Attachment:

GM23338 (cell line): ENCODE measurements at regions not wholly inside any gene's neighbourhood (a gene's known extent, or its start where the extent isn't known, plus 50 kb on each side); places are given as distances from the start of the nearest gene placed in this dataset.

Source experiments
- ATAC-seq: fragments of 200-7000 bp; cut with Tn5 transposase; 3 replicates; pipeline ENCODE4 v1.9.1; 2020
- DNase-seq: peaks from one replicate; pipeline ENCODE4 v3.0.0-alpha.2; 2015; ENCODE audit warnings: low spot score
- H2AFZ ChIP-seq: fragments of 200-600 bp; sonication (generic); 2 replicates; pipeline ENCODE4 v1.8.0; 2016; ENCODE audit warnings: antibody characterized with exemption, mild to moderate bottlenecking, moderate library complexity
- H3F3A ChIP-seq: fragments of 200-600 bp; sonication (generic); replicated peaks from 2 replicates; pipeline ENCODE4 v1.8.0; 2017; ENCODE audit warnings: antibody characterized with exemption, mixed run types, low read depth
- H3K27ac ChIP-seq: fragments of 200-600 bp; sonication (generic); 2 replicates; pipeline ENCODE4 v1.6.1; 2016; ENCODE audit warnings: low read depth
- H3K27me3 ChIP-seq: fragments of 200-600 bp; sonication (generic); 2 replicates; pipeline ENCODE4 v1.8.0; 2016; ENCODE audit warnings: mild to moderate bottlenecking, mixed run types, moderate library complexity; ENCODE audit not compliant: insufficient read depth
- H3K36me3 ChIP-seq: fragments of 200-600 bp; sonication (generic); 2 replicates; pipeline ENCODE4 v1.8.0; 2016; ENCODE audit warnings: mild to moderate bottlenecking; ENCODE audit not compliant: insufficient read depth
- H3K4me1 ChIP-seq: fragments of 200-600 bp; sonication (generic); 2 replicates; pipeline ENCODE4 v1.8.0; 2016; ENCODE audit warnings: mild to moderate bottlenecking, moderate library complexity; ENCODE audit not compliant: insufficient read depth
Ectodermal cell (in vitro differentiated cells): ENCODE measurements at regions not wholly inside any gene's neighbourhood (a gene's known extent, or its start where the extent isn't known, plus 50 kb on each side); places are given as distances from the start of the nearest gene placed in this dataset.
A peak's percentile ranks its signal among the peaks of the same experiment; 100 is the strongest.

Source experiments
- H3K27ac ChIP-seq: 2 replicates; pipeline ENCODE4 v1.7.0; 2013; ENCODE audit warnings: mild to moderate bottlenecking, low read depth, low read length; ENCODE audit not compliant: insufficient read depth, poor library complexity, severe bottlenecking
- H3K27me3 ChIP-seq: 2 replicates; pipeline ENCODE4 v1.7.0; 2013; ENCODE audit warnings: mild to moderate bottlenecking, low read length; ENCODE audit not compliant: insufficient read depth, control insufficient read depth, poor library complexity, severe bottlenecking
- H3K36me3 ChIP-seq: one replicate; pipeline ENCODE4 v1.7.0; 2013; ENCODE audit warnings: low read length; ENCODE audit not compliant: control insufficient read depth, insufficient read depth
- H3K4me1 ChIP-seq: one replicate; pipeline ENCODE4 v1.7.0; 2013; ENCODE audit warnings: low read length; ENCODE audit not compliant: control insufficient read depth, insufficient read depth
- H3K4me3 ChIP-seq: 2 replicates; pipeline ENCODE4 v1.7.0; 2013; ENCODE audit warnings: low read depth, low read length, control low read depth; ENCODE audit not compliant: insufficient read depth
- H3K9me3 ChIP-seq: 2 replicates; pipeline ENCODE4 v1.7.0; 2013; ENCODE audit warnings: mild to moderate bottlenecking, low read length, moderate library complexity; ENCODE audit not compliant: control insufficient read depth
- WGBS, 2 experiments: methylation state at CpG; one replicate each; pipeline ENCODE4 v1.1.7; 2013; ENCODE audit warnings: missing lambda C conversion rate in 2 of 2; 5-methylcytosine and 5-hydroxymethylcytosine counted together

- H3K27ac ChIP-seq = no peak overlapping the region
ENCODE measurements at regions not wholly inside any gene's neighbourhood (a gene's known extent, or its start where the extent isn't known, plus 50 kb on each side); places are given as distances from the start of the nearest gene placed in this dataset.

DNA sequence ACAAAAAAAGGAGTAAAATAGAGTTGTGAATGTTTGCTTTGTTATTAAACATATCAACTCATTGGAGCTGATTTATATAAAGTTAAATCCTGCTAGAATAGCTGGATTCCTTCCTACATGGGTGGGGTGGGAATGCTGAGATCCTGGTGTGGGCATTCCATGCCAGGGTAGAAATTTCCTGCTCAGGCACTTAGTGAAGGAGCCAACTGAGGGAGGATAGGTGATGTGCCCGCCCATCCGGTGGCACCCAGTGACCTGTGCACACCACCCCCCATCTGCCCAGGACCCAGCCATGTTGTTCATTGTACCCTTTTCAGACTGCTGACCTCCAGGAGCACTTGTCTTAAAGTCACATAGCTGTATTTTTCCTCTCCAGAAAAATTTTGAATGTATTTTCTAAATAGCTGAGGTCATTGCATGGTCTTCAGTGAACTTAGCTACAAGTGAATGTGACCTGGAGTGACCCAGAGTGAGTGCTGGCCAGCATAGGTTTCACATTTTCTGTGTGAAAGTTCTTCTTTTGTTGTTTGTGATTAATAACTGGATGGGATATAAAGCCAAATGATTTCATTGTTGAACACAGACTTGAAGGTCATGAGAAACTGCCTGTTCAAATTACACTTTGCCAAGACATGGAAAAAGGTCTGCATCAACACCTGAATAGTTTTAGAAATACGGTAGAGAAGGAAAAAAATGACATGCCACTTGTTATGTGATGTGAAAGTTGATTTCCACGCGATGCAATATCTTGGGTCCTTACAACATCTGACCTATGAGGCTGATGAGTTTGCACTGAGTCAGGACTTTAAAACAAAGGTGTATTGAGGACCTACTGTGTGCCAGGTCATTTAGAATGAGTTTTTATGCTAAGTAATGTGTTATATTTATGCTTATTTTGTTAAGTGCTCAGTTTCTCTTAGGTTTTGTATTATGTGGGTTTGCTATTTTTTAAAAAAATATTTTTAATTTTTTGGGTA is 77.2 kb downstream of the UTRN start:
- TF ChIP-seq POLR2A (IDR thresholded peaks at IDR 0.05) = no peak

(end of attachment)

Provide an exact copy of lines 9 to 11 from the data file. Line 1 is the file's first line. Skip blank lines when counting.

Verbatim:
- H3K36me3 ChIP-seq: fragments of 200-600 bp; sonication (generic); 2 replicates; pipeline ENCODE4 v1.8.0; 2016; ENCODE audit warnings: mild to moderate bottlenecking; ENCODE audit not compliant: insufficient read depth
- H3K4me1 ChIP-seq: fragments of 200-600 bp; sonication (generic); 2 replicates; pipeline ENCODE4 v1.8.0; 2016; ENCODE audit warnings: mild to moderate bottlenecking, moderate library complexity; ENCODE audit not compliant: insufficient read depth
Ectodermal cell (in vitro differentiated cells): ENCODE measurements at regions not wholly inside any gene's neighbourhood (a gene's known extent, or its start where the extent isn't known, plus 50 kb on each side); places are given as distances from the start of the nearest gene placed in this dataset.